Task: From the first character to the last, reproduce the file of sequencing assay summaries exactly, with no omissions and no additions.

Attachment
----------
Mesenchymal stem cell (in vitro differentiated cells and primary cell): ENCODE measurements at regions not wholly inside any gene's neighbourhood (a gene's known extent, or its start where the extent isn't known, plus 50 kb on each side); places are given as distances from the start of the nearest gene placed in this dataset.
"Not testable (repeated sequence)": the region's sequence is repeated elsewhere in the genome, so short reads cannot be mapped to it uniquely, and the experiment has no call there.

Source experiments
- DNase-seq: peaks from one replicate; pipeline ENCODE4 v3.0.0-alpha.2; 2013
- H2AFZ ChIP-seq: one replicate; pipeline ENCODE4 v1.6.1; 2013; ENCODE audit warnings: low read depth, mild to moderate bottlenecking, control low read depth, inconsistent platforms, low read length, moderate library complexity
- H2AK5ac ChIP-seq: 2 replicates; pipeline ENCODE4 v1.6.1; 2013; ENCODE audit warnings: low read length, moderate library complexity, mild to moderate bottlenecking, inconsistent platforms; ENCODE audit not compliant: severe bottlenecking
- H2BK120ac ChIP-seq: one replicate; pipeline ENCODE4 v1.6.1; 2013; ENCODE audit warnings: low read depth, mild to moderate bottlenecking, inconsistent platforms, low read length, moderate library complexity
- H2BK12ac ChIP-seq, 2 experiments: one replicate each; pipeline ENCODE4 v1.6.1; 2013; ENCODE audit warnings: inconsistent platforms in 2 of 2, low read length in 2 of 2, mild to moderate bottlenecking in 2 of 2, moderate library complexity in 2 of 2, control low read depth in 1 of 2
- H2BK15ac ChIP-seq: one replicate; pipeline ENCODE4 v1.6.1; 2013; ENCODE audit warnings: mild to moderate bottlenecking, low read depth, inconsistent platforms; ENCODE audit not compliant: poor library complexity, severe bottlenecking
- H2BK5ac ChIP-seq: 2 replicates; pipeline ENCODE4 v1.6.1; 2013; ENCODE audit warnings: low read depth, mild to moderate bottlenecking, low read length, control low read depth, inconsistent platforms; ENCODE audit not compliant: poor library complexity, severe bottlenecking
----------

Mesenchymal stem cell (in vitro differentiated cells and primary cell): ENCODE measurements at regions not wholly inside any gene's neighbourhood (a gene's known extent, or its start where the extent isn't known, plus 50 kb on each side); places are given as distances from the start of the nearest gene placed in this dataset.
"Not testable (repeated sequence)": the region's sequence is repeated elsewhere in the genome, so short reads cannot be mapped to it uniquely, and the experiment has no call there.

Source experiments
- DNase-seq: peaks from one replicate; pipeline ENCODE4 v3.0.0-alpha.2; 2013
- H2AFZ ChIP-seq: one replicate; pipeline ENCODE4 v1.6.1; 2013; ENCODE audit warnings: low read depth, mild to moderate bottlenecking, control low read depth, inconsistent platforms, low read length, moderate library complexity
- H2AK5ac ChIP-seq: 2 replicates; pipeline ENCODE4 v1.6.1; 2013; ENCODE audit warnings: low read length, moderate library complexity, mild to moderate bottlenecking, inconsistent platforms; ENCODE audit not compliant: severe bottlenecking
- H2BK120ac ChIP-seq: one replicate; pipeline ENCODE4 v1.6.1; 2013; ENCODE audit warnings: low read depth, mild to moderate bottlenecking, inconsistent platforms, low read length, moderate library complexity
- H2BK12ac ChIP-seq, 2 experiments: one replicate each; pipeline ENCODE4 v1.6.1; 2013; ENCODE audit warnings: inconsistent platforms in 2 of 2, low read length in 2 of 2, mild to moderate bottlenecking in 2 of 2, moderate library complexity in 2 of 2, control low read depth in 1 of 2
- H2BK15ac ChIP-seq: one replicate; pipeline ENCODE4 v1.6.1; 2013; ENCODE audit warnings: mild to moderate bottlenecking, low read depth, inconsistent platforms; ENCODE audit not compliant: poor library complexity, severe bottlenecking
- H2BK5ac ChIP-seq: 2 replicates; pipeline ENCODE4 v1.6.1; 2013; ENCODE audit warnings: low read depth, mild to moderate bottlenecking, low read length, control low read depth, inconsistent platforms; ENCODE audit not compliant: poor library complexity, severe bottlenecking